Sunday, May. 26, 2024

George Morris Day 1: No Tricks Or Gimmicks

With the first day devoted to flatwork, Morris focused on effective use of the aids to ensure the horse is working correctly.


“Basic dressage and classical riding, of which we can’t ever learn enough, is a positive from every perspective of the horse,” said George Morris on the first day of his 2015 George H. Morris Horsemastership Training Session in Wellington, Fla.

“It leads to physical improvement, mental improvement and emotional improvement, and you have obedience. No matter if you go to a cross-rail, an oxer, a combination, or water—the horse is ready to listen. And this isn’t new! This is a very ancient method of training with horses. The horse has to be well ridden, not with all these tricks and gimmicks.”

It’s no secret that George Morris is a fan of the classic style of riding, where simple and effective aids foster a supple and respectful relationship between horse and rider. Twelve of the top young riders in the country were selected to participate in the annual clinic, and Morris focused on flatwork exercises with each of them on Day 1.

Morris stressed the importance of clear communication and convincing aids, which allow the horse to use its haunches to propel forward.

“Concentration is a real cornerstone on the flat as well as in jumping,” said Morris, something that guest exhibitor Olympian show jumper Beezie Madden would later stress, as well.

The First Aid And The Two Tracks

“The inside leg is your first aid. Your inside leg is impulsion; it keeps you straight,” said Morris at the beginning of the sessions. “The second aid after that is your outside rein. The inside leg opens to your outside rein, and you’re training your horse to be aware of your aids. Around corners, be tactful with your aids as you get the horse to bend with his hindquarter—not just dropping his shoulder to the inside.”

After having his students walk for about 10 minutes, he took a moment to explain the exercises that came next.

“There are two types of exercises on the flat: lateral exercises and longitudinal exercises,” he said. “What we call lateral work creates suppleness. It’s circles; it’s half circles; it’s changes in direction—left, right, left, right. We also have longitudinal schooling, which includes mostly transitions—forward, backward, backward, forward. You always combine these. You don’t school lateral, lateral, lateral or vice versa.”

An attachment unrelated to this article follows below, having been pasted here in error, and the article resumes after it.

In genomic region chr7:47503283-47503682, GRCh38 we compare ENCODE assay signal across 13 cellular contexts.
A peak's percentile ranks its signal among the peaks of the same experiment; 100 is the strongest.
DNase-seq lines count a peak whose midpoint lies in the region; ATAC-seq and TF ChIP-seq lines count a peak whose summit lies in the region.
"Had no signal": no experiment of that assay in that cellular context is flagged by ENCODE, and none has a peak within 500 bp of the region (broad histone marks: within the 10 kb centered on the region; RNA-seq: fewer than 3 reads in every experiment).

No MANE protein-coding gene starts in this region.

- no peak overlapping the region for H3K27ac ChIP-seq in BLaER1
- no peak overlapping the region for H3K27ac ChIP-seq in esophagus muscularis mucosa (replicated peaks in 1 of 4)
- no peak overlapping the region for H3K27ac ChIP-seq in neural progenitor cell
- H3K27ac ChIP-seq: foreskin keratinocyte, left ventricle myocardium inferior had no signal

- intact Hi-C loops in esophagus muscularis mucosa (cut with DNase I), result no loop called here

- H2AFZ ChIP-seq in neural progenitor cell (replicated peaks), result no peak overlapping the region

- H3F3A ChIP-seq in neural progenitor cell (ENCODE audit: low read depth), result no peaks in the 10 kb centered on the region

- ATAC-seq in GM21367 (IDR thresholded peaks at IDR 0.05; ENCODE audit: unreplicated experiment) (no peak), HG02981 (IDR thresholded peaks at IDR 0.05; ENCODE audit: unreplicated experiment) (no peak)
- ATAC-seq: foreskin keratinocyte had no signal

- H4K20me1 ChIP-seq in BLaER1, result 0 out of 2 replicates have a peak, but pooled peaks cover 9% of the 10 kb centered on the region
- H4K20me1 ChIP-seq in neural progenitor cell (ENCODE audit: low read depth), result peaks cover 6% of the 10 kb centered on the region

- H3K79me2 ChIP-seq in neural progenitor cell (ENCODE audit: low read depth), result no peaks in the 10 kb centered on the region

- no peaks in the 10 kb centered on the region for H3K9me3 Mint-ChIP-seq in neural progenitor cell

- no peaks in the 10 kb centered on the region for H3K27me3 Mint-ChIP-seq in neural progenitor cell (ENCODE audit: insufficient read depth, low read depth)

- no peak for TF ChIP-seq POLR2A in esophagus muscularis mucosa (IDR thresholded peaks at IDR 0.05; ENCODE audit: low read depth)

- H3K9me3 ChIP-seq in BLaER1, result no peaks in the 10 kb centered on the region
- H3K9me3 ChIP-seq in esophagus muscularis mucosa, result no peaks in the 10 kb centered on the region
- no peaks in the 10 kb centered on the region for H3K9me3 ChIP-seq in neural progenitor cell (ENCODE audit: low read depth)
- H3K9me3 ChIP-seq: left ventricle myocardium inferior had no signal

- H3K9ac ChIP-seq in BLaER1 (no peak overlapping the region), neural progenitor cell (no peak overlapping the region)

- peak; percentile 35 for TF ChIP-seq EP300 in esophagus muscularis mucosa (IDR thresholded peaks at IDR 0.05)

Morris called his method of combining both types of exercises “schooling on two tracks.”

Impulsion And Control

The riders started out by working on transitions on both a straight line and on 20-meter circles—blending the two categories of exercise.

Morris explained that the key to transitioning is to keep the impulsion behind every movement. He repeated his formula for the downward transition to his students as they moved from the canter to the walk.

“Transitions are very important because they’re a ‘concert of aids.’ ” said Morris. “Sit, sink into the saddle, walk, stretch his spine, don’t pull, keep your horse in front of your inside leg and keep contact with your outside hand. Sink, stretch, leg, hand.

“Impulsion is a horse’s range. It has nothing to do with speed. Is the horse carrying you forward? Does the horse have energetic paces at all gaits?” he asked.

After a short break, the riders began to school the counter-canter and half-pass, leg yield, shoulder-in and haunches-in at all three gaits. Morris also hopped on a student’s horse briefly in each session to demonstrate his teachings.

“I teach leg yielding differently than every other teacher you’ve had; I teach it old-fashioned,” said Morris. “Leg yielding is the first lesson of lightening and utilizing the hindquarter. We exercise patience, patience, patience. It’s called ‘equestrian tact.’ We still ask, we still persevere, and we sit the saddle until the horse both understands and complies with what we’re asking of him.